When we ask someone for a favor, we often assume that they expect something in return as soon as possible. (While technically, a favor is something provided out of goodwill, the business connotation has evolved into something else.)
To ask for a referral is not to risk a relationship or a friendship, as some authors claim. If we erroneously believe "referrals are a favor/risk," then we would never ask for referrals. Or we'd ask in such a meaningless way, that we might as well not ask in the first place.
In fact, by assuming the favor/risk position, we undermine the true power of the referral. The diluted favor/risk referral request sounds something like this: "If you know anyone who could benefit from my services, please let them know." If you're one of the many salespeople who ask this question, I picture you nodding your head and recalling that nothing happened as a result.
The goodness of referrals. Referrals are positive, powerful and upright. Referrals are built on truth and integrity. It's time to rewire your referral brain. Think of all the referrals you easily and willingly provide. You tell people about a great restaurant, a terrific movie, a top mechanic and the latest iPad app. We give referrals all the time and they are neither favors nor risks.
Value and trust prevail. Think of people you know well. You like them, trust them and know they're good people. They ask you for a personal or a business referral, and you want to help as much as possible, so you go out of your way to connect them with others. If you must use the word "favor," realize that the prospect is the one receiving the favor by being introduced to you.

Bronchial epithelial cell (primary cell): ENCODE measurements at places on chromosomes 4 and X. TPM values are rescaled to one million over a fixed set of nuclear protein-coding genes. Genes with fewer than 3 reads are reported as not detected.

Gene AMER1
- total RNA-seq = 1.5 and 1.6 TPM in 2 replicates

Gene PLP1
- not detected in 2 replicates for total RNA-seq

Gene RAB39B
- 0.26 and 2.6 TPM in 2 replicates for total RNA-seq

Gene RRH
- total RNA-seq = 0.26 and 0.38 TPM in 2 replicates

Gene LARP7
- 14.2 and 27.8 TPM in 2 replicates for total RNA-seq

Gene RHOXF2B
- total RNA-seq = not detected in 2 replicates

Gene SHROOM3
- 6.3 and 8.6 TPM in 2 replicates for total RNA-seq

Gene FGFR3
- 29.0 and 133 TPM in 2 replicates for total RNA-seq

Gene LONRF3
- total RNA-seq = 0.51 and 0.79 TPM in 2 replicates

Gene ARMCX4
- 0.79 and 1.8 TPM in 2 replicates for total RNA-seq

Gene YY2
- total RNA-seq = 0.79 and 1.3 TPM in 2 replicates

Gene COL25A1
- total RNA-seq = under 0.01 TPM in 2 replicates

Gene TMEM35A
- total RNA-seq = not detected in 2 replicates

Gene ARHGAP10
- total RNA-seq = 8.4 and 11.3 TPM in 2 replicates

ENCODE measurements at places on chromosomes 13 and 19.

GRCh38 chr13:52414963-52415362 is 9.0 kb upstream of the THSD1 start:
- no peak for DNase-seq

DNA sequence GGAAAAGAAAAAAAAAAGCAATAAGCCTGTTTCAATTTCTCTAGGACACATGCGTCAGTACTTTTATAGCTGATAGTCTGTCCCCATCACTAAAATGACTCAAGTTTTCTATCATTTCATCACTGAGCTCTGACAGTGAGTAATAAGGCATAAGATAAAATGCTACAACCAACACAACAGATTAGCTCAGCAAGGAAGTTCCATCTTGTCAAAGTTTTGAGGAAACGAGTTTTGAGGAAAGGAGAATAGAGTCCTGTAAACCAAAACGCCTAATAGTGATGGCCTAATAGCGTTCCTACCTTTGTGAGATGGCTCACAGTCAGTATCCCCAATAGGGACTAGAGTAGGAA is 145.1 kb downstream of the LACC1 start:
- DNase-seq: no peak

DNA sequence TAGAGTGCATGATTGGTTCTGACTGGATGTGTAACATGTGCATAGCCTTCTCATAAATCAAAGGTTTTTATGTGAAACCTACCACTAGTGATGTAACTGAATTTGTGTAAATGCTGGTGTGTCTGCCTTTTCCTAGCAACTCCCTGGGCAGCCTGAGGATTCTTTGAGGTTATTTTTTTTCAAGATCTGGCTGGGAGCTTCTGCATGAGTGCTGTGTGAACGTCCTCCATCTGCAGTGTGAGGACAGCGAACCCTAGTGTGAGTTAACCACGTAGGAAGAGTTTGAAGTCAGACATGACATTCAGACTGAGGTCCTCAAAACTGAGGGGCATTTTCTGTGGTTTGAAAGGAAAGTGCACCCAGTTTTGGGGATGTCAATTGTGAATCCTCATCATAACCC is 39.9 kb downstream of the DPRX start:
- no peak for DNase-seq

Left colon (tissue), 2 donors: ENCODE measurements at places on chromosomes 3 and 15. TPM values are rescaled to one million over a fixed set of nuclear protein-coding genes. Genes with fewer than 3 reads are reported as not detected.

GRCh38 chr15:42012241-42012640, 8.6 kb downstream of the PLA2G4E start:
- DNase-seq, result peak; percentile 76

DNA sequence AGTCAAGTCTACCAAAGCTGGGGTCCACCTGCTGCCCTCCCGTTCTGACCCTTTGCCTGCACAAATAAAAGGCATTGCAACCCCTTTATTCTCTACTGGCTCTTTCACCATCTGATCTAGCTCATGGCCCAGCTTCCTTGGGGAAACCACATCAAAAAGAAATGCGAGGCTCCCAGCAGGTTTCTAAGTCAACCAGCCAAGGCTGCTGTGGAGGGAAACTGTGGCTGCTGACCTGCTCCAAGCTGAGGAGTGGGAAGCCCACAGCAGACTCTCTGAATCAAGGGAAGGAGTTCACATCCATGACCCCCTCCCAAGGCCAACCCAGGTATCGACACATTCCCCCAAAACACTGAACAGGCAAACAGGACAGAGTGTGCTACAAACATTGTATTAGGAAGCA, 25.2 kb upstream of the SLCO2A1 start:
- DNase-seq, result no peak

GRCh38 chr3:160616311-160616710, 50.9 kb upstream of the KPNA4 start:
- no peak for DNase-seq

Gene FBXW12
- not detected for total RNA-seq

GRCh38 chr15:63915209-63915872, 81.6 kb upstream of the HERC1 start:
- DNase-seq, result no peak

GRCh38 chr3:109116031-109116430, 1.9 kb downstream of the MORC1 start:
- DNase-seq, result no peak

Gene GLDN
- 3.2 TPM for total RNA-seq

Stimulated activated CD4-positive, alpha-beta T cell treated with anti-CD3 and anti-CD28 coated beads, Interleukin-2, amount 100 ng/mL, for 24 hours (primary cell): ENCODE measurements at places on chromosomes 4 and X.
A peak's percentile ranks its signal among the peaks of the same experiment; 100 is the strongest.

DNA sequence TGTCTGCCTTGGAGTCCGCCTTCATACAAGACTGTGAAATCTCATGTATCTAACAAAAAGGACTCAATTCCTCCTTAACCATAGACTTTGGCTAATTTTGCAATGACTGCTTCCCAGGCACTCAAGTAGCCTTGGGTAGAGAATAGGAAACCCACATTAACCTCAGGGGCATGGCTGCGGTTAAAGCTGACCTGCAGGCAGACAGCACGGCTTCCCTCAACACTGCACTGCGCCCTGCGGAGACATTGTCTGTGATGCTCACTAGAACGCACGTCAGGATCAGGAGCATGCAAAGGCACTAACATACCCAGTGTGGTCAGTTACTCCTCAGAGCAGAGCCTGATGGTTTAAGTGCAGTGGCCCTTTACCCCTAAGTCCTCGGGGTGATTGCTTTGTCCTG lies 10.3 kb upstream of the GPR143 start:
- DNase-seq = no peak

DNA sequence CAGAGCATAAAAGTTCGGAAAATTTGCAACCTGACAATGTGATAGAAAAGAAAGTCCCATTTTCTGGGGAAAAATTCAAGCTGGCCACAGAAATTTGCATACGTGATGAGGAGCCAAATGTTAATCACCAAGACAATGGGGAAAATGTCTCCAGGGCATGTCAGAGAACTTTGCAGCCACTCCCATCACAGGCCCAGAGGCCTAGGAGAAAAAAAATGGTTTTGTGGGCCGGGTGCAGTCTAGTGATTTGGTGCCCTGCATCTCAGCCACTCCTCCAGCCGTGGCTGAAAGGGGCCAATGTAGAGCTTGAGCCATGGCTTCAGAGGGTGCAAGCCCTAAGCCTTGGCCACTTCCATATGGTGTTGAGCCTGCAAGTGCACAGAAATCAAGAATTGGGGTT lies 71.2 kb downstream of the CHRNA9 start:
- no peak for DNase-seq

Yes, you must earn the right to ask. You've earned the right with your current clients, but have you asked every single one? They really want to refer you, but you must ask. We often believe that when we've done good work for our clients, they automatically refer us. Does that happen? Yes. If you want to build your business, should you rely on it? No.
Deliver value. Ask for a referral anytime during your sales process when you deliver value. How will you know? Most likely your client will thank you and let you know that you gave them a good idea or delivered useful information.
You know you're good. Show it. Share it. Ask for referrals.
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Joanne Black is a professional sales speaker, sales webinar leader, and author of "No More Cold Calling: The Breakthrough System That Will Leave Your Competition in the Dust" from Warner Business Books. Visit www.nomorecoldcalling.com. (C) Copyright 2011 Joanne S. Black. All rights reserved.